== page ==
Films and Television Broadcasts

Overview

Copyright protects the visual images and accompanying sounds of 'cinematographic films'. Cinematographic films includes feature films, TV programs, documentaries, short films, home videos, animated films and cartoons, television commercials, video podcasts and some multimedia products such as computer games.

Television broadcasts are protected separately and include free-to-air TV, pay TV, cable and satellite TV. For example, a TV program such as The Simpsons is protected as a cinematographic film. When The Simpsons is broadcast on Channel 10 an additional and separate copyright is created in the broadcast.

Films and broadcasts may also include literary works, dramatic works, musical works and/or sound recordings which have their own copyright and are protected separately. Films are protected regardless of their format, e.g. 16mm, film, video, DVD or digital formats.

Using Films or Television Broadcasts

You can use films or television broadcasts for certain purposes such as educational use, research or study or criticism or review. For more information, see Using Copyright Material.

You must properly acknowledge any film or television broadcast that you use.

Ownership

Copyright in films is generally owned by the person who arranged for the film to be made, (i.e. the producer, the production company, or the person or company who commissioned the film) unless there is an agreement to the contrary. If the film was not commissioned, for example a home video, then copyright is owned by the person who created the film.

Ownership can also vary depending on factors such as employment, licensing agreements. Where there is more than one person responsible for making the film, copyright will be shared equally.

Copyright in a television broadcast (but only the broadcast, not the underlying film) will be owned by the broadcaster, i.e. the channel on which it was aired.

The copyright owner of a film will only own copyright in the moving images and sounds of the film. They will not necessarily own copyright in the underlying works included in the film such as the musical soundtrack or score or the screenplay. Copyright in the underlying works will generally be owned by their creators unless there is an agreement assigning or transfering copyright.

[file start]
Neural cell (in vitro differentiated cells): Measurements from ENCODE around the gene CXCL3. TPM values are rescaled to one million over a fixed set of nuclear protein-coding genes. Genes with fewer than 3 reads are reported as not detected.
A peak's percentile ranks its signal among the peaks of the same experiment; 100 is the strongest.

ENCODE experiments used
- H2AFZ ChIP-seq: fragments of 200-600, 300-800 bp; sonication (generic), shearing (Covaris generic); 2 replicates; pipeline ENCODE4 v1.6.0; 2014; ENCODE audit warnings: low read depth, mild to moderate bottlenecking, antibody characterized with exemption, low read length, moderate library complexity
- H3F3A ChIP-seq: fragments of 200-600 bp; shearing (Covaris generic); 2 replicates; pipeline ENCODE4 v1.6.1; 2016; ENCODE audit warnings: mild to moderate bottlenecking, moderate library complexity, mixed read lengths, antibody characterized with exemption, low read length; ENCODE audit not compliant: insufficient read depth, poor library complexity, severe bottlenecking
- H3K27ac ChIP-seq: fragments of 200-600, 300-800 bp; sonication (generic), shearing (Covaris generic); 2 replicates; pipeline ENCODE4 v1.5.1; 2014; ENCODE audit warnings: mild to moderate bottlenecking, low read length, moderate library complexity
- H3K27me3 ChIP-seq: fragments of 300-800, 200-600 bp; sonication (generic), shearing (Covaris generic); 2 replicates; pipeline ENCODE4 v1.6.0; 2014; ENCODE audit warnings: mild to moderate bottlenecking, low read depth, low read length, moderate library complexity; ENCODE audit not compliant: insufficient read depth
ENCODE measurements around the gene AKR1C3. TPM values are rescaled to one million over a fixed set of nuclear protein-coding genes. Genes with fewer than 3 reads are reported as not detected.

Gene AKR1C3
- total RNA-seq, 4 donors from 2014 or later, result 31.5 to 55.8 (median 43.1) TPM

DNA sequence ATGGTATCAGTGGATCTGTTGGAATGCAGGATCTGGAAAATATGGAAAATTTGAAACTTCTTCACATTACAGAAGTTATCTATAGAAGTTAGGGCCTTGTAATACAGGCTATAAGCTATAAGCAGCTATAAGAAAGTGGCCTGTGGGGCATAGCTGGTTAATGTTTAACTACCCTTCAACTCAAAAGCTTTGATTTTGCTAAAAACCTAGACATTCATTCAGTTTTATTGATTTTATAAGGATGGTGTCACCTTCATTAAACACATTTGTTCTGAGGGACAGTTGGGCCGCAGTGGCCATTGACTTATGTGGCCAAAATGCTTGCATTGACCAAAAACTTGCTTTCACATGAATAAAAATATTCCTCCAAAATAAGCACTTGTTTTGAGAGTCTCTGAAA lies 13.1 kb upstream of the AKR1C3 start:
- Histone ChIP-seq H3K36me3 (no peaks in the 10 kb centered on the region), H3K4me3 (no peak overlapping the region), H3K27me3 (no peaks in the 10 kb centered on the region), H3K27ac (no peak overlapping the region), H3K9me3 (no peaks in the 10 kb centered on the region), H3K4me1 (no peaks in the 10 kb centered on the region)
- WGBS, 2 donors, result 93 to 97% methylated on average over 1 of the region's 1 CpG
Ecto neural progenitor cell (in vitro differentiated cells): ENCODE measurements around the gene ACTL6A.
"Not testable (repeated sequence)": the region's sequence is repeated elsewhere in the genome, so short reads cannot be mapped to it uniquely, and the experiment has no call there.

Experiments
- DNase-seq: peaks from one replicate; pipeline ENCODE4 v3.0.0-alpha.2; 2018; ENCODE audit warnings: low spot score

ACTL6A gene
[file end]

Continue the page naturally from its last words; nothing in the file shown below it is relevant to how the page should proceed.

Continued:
See Ownership of Copyright for more information.

Rights of Copyright Owners

Copyright owners of films hold the right to perform or screen, reproduce or communicate the film.

Copyright owners of television broadcasts hold the right to make copy a film of the broadcast, rebroadcast or communicate the broadcast.

Performers or actors in films and broadcasts will also have performer's rights in their performance.

For more information, see Rights of Copyright Owners.

Duration of Copyright

Cinematographic films were not recognised as a separate category of material under the Copyright Act until 1 May 1969. Prior to that films were protected as dramatic works and the underlying works, such as the soundtrack, were protected separately as sound recordings and musical works.

 Created before 1 May 1969Created after 1 May 1969
Films Protected as a combination of photographs, dramatic works and sound recordings. Published 70 years from the end of the year the film is first published (or made available to the public).
Unpublished Lasts indefinitely until the film is published and then 70 years from the end of the year the film is first published.
Broadcasts No copyright protection. However, the underlying works in the broadcasts - the images, music, sounds, screenplays etc - would have had protection as photographs (artistic works); dramatic works, and sound recordings. 50 years after the end of the year the first broadcast was made.
Notes on Duration in Films & Broadcasts
  • Films and broadcasts created before 1 May 1969 are protected as combination of different types of copyright material, with different periods of duration depending on the type of material and who created the work. This means that copyright in the film and broadcasts will expire separately and parts of the film or broadcast may be out of copyright, while other parts remain in copyright.
  • Likewise, for films and broadcasts created after 1 May 1969, copyright might expire in the film or broadcast but remain in the underlying works.
Copyright in films or broadcasts made for, or first published by a government, or in which copyright is owned by a government, lasts for 50 years from the end of the year of first publication.